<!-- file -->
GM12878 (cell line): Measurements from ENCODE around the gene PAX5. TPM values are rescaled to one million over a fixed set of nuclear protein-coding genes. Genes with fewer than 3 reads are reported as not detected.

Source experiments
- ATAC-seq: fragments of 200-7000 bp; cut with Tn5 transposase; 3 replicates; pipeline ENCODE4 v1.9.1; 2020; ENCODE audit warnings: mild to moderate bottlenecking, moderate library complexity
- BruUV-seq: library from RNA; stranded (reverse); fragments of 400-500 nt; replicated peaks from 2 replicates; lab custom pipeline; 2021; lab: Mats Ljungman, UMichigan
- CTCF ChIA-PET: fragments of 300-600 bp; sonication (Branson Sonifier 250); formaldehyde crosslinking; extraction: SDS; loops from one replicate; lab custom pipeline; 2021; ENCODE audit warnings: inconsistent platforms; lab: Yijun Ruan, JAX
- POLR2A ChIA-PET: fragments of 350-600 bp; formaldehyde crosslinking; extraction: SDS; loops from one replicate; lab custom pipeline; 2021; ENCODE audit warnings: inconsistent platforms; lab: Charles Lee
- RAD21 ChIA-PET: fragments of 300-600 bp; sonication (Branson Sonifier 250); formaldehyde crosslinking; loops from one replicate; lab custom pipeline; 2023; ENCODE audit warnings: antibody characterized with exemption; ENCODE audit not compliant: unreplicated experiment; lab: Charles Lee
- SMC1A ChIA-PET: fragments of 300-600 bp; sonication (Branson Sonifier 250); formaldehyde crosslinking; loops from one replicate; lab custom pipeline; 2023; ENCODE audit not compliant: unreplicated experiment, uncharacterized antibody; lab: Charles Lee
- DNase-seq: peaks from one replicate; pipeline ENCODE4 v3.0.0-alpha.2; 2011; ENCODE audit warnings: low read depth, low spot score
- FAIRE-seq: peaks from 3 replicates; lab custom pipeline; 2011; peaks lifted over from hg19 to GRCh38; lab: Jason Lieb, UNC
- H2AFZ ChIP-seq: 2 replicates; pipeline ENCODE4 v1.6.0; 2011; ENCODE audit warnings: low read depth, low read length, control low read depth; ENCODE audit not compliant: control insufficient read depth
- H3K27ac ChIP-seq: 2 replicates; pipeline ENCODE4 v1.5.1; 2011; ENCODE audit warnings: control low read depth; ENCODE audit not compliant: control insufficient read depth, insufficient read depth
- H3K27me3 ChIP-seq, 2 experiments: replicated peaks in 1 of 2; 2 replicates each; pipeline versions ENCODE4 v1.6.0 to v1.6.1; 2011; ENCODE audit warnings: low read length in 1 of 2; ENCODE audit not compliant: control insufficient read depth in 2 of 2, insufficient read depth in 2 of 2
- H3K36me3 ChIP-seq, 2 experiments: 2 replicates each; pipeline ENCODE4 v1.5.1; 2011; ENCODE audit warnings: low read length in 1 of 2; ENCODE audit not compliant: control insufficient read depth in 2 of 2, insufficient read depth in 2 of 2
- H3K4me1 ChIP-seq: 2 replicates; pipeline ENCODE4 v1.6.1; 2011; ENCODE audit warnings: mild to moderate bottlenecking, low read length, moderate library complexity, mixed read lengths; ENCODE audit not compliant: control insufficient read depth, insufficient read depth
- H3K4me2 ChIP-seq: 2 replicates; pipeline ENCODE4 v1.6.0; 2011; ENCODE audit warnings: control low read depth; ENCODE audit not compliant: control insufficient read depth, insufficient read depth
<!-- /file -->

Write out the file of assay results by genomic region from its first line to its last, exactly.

GM12878 (cell line): Measurements from ENCODE around the gene PAX5. TPM values are rescaled to one million over a fixed set of nuclear protein-coding genes. Genes with fewer than 3 reads are reported as not detected.

Source experiments
- ATAC-seq: fragments of 200-7000 bp; cut with Tn5 transposase; 3 replicates; pipeline ENCODE4 v1.9.1; 2020; ENCODE audit warnings: mild to moderate bottlenecking, moderate library complexity
- BruUV-seq: library from RNA; stranded (reverse); fragments of 400-500 nt; replicated peaks from 2 replicates; lab custom pipeline; 2021; lab: Mats Ljungman, UMichigan
- CTCF ChIA-PET: fragments of 300-600 bp; sonication (Branson Sonifier 250); formaldehyde crosslinking; extraction: SDS; loops from one replicate; lab custom pipeline; 2021; ENCODE audit warnings: inconsistent platforms; lab: Yijun Ruan, JAX
- POLR2A ChIA-PET: fragments of 350-600 bp; formaldehyde crosslinking; extraction: SDS; loops from one replicate; lab custom pipeline; 2021; ENCODE audit warnings: inconsistent platforms; lab: Charles Lee
- RAD21 ChIA-PET: fragments of 300-600 bp; sonication (Branson Sonifier 250); formaldehyde crosslinking; loops from one replicate; lab custom pipeline; 2023; ENCODE audit warnings: antibody characterized with exemption; ENCODE audit not compliant: unreplicated experiment; lab: Charles Lee
- SMC1A ChIA-PET: fragments of 300-600 bp; sonication (Branson Sonifier 250); formaldehyde crosslinking; loops from one replicate; lab custom pipeline; 2023; ENCODE audit not compliant: unreplicated experiment, uncharacterized antibody; lab: Charles Lee
- DNase-seq: peaks from one replicate; pipeline ENCODE4 v3.0.0-alpha.2; 2011; ENCODE audit warnings: low read depth, low spot score
- FAIRE-seq: peaks from 3 replicates; lab custom pipeline; 2011; peaks lifted over from hg19 to GRCh38; lab: Jason Lieb, UNC
- H2AFZ ChIP-seq: 2 replicates; pipeline ENCODE4 v1.6.0; 2011; ENCODE audit warnings: low read depth, low read length, control low read depth; ENCODE audit not compliant: control insufficient read depth
- H3K27ac ChIP-seq: 2 replicates; pipeline ENCODE4 v1.5.1; 2011; ENCODE audit warnings: control low read depth; ENCODE audit not compliant: control insufficient read depth, insufficient read depth
- H3K27me3 ChIP-seq, 2 experiments: replicated peaks in 1 of 2; 2 replicates each; pipeline versions ENCODE4 v1.6.0 to v1.6.1; 2011; ENCODE audit warnings: low read length in 1 of 2; ENCODE audit not compliant: control insufficient read depth in 2 of 2, insufficient read depth in 2 of 2
- H3K36me3 ChIP-seq, 2 experiments: 2 replicates each; pipeline ENCODE4 v1.5.1; 2011; ENCODE audit warnings: low read length in 1 of 2; ENCODE audit not compliant: control insufficient read depth in 2 of 2, insufficient read depth in 2 of 2
- H3K4me1 ChIP-seq: 2 replicates; pipeline ENCODE4 v1.6.1; 2011; ENCODE audit warnings: mild to moderate bottlenecking, low read length, moderate library complexity, mixed read lengths; ENCODE audit not compliant: control insufficient read depth, insufficient read depth
- H3K4me2 ChIP-seq: 2 replicates; pipeline ENCODE4 v1.6.0; 2011; ENCODE audit warnings: control low read depth; ENCODE audit not compliant: control insufficient read depth, insufficient read depth